Projecting the words for all to read suggests that whatever is heard, in reading or sermon, is entirely subservient to what is printed, whether on a page in a book or projected. For the first Christians, and for generations of our Christians forebears, if that had been the case they could not have existed as people of faith. As Saint Paul so pointedly puts it, ‘faith comes from what is heard’ (Romans 10.17) which has its source in the Word incarnate – Christ. From the beginning (literally [Genesis 1, John 1] and metaphorically) God voiced creation into being, and in Christ voiced salvific grace into being. Whether through the voicing of Scripture read in the first gathered assemblies or the voicing of faithful preachers and teachers witnessing to those Scriptures in the centuries since, this has always been the case. How could it be otherwise when machine-made paper to enable books to be widely and cheaply available only dates from 1799? Encountering the Gospel is a face-to-face, oral to aural experience above all else. Technology that obscures that fact obscures Christ incarnate.


Finally, by way of example, consider the technology itself. Lots of local churches are more internet-savvy since the pandemic but are the strategies they are taking up too complacent about the technology divide in our society? Not everyone has or can afford a smart phone or a personal computer. Where the streaming of worship continues, a domestic or office setting has often been replaced with the interior of a church building where issues of scale and distance figure in ways very different to that of a ‘talking head’ in a small room. Now the complexities become ones familiar to traditional broadcasting organisations; keeping things dynamic requires lots of views from lots of angles. And achieving a sense of intimacy and relevance mediated by the technology needs very particular and specialised skills. To minds trained by cinema and TV, it is easy for the inevitable limitations of streamed services to appear flat, remote, lacking in pace and far from engaging. In times of emergency, a certain rough and ready quality is a signifier of resolution and determination, but after the emergency has passed that same quality can seem banal.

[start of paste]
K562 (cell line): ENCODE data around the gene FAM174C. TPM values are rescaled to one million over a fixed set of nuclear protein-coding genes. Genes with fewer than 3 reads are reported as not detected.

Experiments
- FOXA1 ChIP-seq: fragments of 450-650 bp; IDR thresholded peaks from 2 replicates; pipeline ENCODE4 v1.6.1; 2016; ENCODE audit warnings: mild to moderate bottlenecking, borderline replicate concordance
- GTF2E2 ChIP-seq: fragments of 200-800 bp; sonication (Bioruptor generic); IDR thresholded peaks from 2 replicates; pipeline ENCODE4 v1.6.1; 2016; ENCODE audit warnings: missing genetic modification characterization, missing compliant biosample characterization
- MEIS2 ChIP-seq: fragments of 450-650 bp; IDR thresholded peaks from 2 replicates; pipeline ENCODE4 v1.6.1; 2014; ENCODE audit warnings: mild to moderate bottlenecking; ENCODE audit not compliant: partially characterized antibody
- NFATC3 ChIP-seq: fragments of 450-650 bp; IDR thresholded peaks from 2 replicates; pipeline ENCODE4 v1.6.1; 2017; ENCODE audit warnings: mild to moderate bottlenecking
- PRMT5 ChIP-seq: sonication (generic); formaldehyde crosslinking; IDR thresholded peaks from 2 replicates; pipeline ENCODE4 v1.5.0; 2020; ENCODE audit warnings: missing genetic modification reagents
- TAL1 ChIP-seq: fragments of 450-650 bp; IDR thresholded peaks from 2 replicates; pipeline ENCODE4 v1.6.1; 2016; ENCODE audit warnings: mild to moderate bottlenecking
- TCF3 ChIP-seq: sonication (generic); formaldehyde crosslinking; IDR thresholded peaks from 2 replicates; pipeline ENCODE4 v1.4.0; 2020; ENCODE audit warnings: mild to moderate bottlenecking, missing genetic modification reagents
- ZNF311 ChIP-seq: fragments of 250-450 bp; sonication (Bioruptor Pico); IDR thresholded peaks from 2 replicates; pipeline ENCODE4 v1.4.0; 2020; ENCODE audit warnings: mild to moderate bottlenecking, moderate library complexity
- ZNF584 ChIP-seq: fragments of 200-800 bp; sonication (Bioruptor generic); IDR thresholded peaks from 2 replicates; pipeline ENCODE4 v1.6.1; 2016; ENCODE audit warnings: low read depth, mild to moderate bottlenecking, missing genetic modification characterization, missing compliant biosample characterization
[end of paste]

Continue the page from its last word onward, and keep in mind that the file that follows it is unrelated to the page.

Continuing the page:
To address these kinds of issues some congregations have adopted an eavesdropping tone to their streaming as if those viewing over the internet are only incidentally part of the action. If this goes some way towards meeting the quality issue, it only worsens the divided nature of focus and attention: whose purposes does this worship serve? Is it for those who are physically present, or is it for those who will stream it maybe days (or even months/years) after it happened? Should those leading it, address only those present? Are participants taking part in an act of worship or has the event morphed into something else? Who is asking the question and what might the answers be?

These are some of the issues that strike me as I think over my preaching and worship experience through the pandemic and up to now. On the one hand, I am thankful for the usable and easy technology that I’ve been blessed in using. On the other, I am troubled that that technology is used uncritically and in ways that make easy, and perhaps even dangerous, assumptions about appropriateness. Could it be that we are unaware of the profound shifts we are promoting?